The suggestion I usually get is to reach out to the examiner and convince him/her that the application is allowable. (Although examiners are supposed to take up applications in turn, they are permitted to take an application out of turn if it is in condition for allowance.) But how do I do this? I already believe that the reply filed months ago makes the application allowable, if only the examiner would look at it!
The more concrete suggestion is to request an interview to explain how the application is allowable. This is frustrating, because often an interview was held just before the RCE was filed, and the RCE was required to obtain consideration of the claim amendments or experimental data discussed during the interview. Now I have to convince my client to authorize another interview to review the same information with the examiner, with the hope that the examiner will agree with our position at least enough to review the application out of turn.
Another problem with this suggestion is that if the examiner does agree to an interview, any follow-up replies are likely to be counted as a “supplemental” reply to the RCE submission. Under the Patent Term Adjustment (PTA) rules, an applicant is charged with “applicant delay” for the entire time from the filing of a response to the filing of a supplemental response. 37 CFR § 1.704(c)(8) provides this example of applicant delay:
Submission of a supplemental reply or other paper, other than a supplemental reply or other paper expressly requested by the examiner, after a reply has been filed, in which case the period of adjustment set forth in § 1.703 shall be reduced by the number of days, if any, beginning on the day after the date the initial reply was filed and ending on the date that the supplemental reply or other such paper was filed
(While the rule does have an exception for replies “expressly requested by the examiner,” I do not know how easy it is to establish a record demonstrating that a reply filed after an interview was “expressly requested by the examiner.”)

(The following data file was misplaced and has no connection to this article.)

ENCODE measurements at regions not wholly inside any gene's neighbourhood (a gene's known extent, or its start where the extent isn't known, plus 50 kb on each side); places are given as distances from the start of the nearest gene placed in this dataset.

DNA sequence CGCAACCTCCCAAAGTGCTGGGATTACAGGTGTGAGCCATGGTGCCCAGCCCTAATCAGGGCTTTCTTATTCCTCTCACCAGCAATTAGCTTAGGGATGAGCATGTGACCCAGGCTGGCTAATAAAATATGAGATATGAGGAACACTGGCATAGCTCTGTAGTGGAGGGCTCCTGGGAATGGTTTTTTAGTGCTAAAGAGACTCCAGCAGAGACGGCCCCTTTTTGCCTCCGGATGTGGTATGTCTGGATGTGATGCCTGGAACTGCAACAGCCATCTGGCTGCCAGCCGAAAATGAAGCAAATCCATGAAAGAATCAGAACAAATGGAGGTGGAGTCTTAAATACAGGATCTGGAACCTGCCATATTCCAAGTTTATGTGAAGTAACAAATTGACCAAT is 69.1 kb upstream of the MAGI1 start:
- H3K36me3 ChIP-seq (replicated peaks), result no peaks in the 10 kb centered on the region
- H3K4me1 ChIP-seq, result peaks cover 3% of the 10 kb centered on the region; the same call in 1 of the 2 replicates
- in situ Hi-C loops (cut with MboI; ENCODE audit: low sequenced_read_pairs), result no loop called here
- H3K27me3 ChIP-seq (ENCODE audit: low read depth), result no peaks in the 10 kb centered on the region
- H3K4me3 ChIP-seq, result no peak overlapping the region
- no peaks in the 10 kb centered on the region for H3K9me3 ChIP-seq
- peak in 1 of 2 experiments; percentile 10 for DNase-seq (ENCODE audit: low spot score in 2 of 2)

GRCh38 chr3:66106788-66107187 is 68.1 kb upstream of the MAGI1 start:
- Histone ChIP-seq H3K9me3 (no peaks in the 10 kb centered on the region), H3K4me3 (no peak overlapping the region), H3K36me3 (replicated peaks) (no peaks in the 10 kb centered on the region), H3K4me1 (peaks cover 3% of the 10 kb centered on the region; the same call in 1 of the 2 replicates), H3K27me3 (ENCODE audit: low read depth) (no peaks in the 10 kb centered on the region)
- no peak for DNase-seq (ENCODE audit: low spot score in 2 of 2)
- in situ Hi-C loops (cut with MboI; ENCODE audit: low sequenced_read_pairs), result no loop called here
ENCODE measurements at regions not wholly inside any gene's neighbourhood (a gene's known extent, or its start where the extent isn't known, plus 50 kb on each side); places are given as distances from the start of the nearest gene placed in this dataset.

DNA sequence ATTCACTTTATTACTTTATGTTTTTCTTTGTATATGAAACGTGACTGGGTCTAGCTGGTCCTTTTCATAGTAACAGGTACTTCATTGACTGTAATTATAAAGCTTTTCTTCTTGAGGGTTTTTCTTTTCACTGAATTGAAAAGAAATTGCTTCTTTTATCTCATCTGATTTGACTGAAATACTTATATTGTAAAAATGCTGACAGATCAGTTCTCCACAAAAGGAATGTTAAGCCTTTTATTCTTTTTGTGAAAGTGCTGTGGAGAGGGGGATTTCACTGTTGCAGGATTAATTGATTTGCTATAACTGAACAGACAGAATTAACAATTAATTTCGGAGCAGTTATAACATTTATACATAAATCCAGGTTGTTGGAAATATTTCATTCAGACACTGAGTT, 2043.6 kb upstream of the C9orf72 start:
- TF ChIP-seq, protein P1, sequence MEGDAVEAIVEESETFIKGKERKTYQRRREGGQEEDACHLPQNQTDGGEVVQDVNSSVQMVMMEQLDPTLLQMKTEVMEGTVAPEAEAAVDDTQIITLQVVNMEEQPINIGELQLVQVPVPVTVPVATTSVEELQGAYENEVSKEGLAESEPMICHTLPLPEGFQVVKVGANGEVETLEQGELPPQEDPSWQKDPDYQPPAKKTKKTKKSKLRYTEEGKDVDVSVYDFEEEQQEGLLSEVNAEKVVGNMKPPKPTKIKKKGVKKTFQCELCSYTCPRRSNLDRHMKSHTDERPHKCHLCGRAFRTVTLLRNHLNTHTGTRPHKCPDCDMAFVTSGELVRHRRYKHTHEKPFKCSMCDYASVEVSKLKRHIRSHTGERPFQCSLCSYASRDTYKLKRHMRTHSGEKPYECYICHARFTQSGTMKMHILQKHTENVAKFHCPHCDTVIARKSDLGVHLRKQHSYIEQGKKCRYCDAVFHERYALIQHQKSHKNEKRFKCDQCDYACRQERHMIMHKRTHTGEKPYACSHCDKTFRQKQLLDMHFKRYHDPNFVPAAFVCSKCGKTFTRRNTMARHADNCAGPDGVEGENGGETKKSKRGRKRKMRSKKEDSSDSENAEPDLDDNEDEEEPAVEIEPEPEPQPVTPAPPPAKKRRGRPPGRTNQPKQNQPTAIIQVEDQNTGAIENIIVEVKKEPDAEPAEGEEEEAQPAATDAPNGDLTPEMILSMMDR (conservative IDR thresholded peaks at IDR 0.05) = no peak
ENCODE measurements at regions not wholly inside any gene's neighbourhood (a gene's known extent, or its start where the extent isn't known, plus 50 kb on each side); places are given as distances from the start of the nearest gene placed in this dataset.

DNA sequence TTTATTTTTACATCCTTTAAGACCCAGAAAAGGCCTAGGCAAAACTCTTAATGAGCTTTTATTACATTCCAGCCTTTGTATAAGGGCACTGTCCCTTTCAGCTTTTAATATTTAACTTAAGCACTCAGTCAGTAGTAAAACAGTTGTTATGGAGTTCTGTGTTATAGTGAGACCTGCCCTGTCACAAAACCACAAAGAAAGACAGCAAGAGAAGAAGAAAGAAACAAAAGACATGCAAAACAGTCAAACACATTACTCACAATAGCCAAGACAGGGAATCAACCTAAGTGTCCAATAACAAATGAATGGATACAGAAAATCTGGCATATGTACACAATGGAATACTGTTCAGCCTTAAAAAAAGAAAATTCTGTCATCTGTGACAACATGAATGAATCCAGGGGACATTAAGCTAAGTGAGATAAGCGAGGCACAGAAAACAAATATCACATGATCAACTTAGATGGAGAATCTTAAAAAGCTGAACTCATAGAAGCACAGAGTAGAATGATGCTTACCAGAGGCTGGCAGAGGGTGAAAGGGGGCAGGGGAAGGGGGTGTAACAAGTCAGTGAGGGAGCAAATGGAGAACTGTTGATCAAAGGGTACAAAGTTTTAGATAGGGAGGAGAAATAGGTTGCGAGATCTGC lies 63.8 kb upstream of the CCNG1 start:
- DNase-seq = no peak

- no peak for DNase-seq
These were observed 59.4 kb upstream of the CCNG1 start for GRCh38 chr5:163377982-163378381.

That would mean that instead of earning the PTA that began to accrue four months after the RCE was filed (under 37 CFR § 1.703(a)(2)), the application would be charged with a PTA deduction for the full time period from the RCE to the post-interview reply.
Still another problem with this suggestion is that there is no guarantee that the examiner will take up the application any time soon after the interview. I had one case where the examiner was kind enough to grant a post-RCE interview, but it still took 6 months after that to receive the next Office Action.
The other suggestion I received was to file a “status inquiry.” The ombudsman who suggested this approach indicated that it would show that the applicant wants to advance prosecution (I cringe at the implication that waiting for the application to be taken up in turn reflects any dilatory intention on the part of an applicant!) and would help the USPTO identify “outlier” applications that are experiencing unusual delays. This last point got my attention, because I know the USPTO is collecting data to identify “outliers” in many categories, and had taken action when it was determined that medical device applications were experiencing unusual post-RCE delays.
I was considering implementing a policy of filing status inquiries for all of my RCE “outlier” applications, especially for those cases where an examiner still “has no idea” when he/she will get to the application over 6 months after the RCE was filed. When I discussed this with my Legal Assistant, she warned me that the USPTO might treat a “status inquiry” as a “supplemental reply” under the PTA rules. That seemed unlikely, but I ultimately determined from the USPTO’s Office of Patent Legal Administration (OPLA) that my Legal Assistant was right to be concerned.
We were informed by OPLA that if we file a “status inquiry” because we are concerned about the USPTO’s delay in examining an application after an RCE has been filed, the USPTO will treat that as a “supplemental reply” that triggers a PTA deduction for applicant delay for the period of time from the filing of the RCE to the filing of the status inquiry.
While I would love to challenge this interpretation of the statute in court, my clients probably would rather wait a few more months for an Office Action than incur those costs. Still, I would like to see the USPTO’s explanation of how filing a status inquiry possibly could constitute a failure of the applicant “to engage in reasonable efforts to conclude prosecution,” under 35 USC § 154(b)(2)(C).